Researchers Develop Graphene-Based Ultracapacitors; Potential for Doubling Storage Capacity of Current Materials
16 September 2008
|Low and high (inset) magnification SEM images of CMG particle electrode surface. Click to enlarge. Credit: ACS|
Researchers at The University of Texas at Austin have developed a new class of carbon material—chemically modified graphene (CMG)—that is made from a 1-atom thick sheet of carbon. CMG materials can be functionalized as needed, and the researchers demonstrated their performance in an ultracapacitor cell. A paper on their work was published online 13 September in the journal Nano Letters.
The surface area of a single graphene sheet is 2,630 m2/g, substantially higher than values derived from BET surface area measurements of activated carbons used in current electrochemical double layer capacitors. The group measured specific capacitances of 135 and 99 F/g in aqueous and organic electrolytes, respectively, in devices using the CMG material.
Through such a device, electrical charge can be rapidly stored on the graphene sheets, and released from them as well for the delivery of electrical current and, thus, electrical power. There are reasons to think that the ability to store electrical charge can be about double that of current commercially used materials. We are working to see if that prediction will be borne out in the laboratory.—Professor Rod Ruoff
EDLC ultracapacitor units consist of two porous carbon electrodes isolated from electrical contact by a porous separators. The separator and the electrodes are impregnated with an electrolyte, which allows ionic current to flow between the electrodes while preventing electronic current from discharging the cell. Current collectors of metal foil or carbon impregnated polymers are used to conduct electrical current from each electrode.
The CMG system of individual sheets does not depend on the distribution of pores in a solid support to give it its large surface area, rather every chemically modified graphene sheet can “move” physically to adjust to the different types of electrolytes (their sizes, their spatial distribution). Thus, access to the very high surface area of CMG materials by the electrolyte can be maintained while preserving the overall high electrical conductivity for such a network.—Stoller et al. (2008)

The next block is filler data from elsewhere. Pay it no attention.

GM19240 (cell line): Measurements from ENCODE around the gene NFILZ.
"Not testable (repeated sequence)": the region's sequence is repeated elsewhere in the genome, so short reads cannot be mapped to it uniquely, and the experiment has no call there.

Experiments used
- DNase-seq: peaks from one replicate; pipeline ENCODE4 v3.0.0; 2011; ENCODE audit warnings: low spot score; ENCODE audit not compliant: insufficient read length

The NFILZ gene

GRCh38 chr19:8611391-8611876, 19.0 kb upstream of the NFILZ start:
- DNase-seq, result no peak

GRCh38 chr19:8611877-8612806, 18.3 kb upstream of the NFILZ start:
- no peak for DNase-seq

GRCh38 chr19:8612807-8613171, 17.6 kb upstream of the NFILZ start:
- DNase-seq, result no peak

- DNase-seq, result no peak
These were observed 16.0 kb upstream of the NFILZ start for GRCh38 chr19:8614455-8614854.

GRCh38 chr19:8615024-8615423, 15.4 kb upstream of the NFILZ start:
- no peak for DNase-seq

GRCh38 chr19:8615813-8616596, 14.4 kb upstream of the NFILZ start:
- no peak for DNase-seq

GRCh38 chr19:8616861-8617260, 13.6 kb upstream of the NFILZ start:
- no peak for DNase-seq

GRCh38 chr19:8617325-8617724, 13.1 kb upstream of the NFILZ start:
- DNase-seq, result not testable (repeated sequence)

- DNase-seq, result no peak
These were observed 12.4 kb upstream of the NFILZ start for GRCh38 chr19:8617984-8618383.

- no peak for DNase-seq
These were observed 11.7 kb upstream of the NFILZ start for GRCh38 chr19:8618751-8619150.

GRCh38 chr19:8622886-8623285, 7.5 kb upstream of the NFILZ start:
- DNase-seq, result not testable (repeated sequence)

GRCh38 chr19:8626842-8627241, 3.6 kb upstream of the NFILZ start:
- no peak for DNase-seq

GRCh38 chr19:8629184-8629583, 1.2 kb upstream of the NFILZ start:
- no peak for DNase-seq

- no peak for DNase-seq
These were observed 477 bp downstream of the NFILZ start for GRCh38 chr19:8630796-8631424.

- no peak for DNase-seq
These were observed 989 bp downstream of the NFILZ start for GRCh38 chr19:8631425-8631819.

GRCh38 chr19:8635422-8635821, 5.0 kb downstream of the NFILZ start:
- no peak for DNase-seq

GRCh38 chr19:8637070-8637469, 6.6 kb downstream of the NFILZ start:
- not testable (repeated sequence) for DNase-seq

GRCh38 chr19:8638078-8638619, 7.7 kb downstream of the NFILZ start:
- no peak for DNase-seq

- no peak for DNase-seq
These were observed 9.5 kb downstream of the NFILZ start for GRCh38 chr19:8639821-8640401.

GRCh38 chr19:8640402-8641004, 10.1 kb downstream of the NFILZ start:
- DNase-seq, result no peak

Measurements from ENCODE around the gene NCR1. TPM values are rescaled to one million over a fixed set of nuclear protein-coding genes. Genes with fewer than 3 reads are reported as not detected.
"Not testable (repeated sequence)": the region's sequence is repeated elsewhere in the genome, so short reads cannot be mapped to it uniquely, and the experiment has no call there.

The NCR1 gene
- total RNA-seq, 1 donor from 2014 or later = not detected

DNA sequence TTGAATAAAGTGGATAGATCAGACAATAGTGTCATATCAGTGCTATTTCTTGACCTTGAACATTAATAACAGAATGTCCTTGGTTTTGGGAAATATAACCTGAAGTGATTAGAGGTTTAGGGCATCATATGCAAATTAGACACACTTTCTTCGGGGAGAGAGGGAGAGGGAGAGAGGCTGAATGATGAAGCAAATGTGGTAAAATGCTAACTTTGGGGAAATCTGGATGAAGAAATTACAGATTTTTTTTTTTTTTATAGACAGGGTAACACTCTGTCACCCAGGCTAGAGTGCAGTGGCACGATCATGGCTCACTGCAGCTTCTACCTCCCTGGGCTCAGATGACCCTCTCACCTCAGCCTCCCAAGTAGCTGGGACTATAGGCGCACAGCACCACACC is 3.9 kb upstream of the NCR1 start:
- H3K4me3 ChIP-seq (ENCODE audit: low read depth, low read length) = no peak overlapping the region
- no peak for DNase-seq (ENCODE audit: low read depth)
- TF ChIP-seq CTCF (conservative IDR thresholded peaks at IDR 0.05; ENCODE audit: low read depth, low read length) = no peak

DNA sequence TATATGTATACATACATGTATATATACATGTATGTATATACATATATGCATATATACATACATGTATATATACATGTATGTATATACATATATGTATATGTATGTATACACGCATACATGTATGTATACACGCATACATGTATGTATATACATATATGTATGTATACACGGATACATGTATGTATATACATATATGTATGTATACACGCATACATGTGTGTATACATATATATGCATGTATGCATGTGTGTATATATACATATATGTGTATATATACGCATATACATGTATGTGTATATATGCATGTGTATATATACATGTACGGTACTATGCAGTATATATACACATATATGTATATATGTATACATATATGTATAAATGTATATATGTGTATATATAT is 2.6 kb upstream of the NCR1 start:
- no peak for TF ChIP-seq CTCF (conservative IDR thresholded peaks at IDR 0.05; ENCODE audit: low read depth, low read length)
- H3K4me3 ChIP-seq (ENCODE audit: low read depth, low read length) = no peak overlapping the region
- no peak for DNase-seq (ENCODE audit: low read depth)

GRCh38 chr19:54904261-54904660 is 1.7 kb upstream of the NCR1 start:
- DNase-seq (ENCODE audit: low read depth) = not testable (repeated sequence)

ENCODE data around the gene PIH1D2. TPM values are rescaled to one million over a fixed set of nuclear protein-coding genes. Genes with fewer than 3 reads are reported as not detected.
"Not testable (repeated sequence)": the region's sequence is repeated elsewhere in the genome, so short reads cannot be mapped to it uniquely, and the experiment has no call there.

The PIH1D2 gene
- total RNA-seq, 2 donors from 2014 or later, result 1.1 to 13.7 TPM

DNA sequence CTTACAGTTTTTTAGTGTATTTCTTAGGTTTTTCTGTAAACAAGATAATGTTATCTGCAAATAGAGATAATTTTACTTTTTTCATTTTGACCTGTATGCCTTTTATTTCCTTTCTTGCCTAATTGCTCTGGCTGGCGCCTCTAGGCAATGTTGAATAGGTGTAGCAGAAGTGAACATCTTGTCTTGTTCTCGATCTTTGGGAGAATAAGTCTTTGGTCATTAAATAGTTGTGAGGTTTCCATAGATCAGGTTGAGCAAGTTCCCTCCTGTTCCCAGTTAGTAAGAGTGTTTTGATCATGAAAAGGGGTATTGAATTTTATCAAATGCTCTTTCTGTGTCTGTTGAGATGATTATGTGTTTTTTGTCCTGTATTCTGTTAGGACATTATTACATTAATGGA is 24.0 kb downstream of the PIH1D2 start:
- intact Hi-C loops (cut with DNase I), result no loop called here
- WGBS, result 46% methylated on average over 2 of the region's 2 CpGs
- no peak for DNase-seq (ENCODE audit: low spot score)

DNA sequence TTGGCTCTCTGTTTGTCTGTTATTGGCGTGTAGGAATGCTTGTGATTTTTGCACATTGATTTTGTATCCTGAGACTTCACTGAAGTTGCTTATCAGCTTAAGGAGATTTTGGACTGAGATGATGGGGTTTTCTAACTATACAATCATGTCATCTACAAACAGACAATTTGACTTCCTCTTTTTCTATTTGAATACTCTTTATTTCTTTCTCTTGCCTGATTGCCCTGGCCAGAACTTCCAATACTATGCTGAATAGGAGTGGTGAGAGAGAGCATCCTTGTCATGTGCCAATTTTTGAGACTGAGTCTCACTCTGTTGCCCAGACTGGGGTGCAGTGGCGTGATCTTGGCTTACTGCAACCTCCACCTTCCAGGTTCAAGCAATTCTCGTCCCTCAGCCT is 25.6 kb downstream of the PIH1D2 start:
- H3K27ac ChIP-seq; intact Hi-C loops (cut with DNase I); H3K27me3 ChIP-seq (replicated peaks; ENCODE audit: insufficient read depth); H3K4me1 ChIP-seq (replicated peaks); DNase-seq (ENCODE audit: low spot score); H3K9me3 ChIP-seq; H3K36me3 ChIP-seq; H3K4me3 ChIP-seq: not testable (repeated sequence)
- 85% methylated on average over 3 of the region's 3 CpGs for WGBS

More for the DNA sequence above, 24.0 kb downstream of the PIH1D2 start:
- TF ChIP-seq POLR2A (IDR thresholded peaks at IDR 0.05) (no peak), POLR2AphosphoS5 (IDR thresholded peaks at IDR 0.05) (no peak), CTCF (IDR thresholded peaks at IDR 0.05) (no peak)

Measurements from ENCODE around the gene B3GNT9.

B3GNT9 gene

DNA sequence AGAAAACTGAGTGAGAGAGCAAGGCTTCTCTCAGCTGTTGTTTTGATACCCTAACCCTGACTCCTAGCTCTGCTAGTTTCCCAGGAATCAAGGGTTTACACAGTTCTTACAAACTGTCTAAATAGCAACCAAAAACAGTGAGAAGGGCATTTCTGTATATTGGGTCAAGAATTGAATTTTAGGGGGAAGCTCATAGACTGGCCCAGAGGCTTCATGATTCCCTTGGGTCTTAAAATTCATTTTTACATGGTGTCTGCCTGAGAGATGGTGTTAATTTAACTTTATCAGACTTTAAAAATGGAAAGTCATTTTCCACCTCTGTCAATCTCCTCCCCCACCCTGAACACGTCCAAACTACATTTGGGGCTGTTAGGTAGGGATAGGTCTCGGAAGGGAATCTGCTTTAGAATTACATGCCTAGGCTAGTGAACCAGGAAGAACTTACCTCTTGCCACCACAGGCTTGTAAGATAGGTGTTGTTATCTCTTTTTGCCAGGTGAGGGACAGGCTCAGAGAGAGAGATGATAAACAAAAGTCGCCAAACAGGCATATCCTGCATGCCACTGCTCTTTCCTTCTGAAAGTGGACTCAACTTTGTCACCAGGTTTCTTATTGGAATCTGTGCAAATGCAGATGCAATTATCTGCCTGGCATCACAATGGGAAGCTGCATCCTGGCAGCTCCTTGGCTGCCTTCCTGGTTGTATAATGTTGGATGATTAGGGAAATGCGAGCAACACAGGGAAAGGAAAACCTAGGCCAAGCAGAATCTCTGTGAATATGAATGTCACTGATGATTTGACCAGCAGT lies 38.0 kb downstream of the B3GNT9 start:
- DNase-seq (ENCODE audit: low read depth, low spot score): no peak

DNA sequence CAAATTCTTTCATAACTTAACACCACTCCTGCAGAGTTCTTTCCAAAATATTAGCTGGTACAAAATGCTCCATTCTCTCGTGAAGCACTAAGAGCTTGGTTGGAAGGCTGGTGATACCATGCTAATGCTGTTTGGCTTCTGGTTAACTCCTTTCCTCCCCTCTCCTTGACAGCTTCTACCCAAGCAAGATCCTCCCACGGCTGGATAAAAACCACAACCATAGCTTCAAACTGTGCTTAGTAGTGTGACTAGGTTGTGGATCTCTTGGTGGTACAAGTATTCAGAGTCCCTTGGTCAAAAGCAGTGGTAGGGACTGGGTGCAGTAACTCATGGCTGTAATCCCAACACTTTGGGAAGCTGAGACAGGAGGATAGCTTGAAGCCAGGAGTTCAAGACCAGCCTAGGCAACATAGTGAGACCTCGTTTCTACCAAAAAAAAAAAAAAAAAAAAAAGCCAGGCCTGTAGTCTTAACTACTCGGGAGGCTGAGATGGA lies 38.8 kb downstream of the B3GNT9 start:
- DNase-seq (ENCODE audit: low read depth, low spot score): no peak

Unlike conventional commercial electrodes which use additives such as carbon black to enable rapid electrical charge transfer from the cell, the high electrical conductivity of the graphene materials eliminates the need for conductive fillers and allows increased electrode thickness. Increasing the electrode thickness and eliminating additives leads to an improved electrode material to collector/separator ratio, which in turn further increases the energy density of the packaged ultracapacitor.
The morphology of the CMG material used in the initial study results in only a portion of the graphene sheets (those at the surface of the particles) being exposed to electrolyte. Nevertheless, the measured specific capacitances showed that the graphene material works well with current commercial electrolytes, has good electrical conductivity, and has very promising charge storage capability.
Chemically modified graphenes with good electrical conductivity and very large (and in principle completely accessible) surface areas, are extremely promising candidates for EDLC ultracapacitors. Our results applying these materials to ultracapacitors show they are compatible with commonly used electrolyte systems. In addition, these CMG materials are based on abundantly available and cost-effective graphite. Ultracapacitors based on these materials could have the cost and performance that would dramatically accelerate their adoption in a wide range of energy storage applications.—Stoller et al. (2008)
Funding and support was provided by the Texas Nanotechnology Research Superiority Initiative, The University of Texas at Austin and a Korea Research Foundation Grant for fellowship support for Dr. Park.
Meryl D. Stoller, Sungjin Park, Yanwu Zhu, Jinho An, and Rodney S. Ruoff (2008) Graphene-Based Ultracapacitors. ASAP Nano Lett., doi: 10.1021/nl802558y
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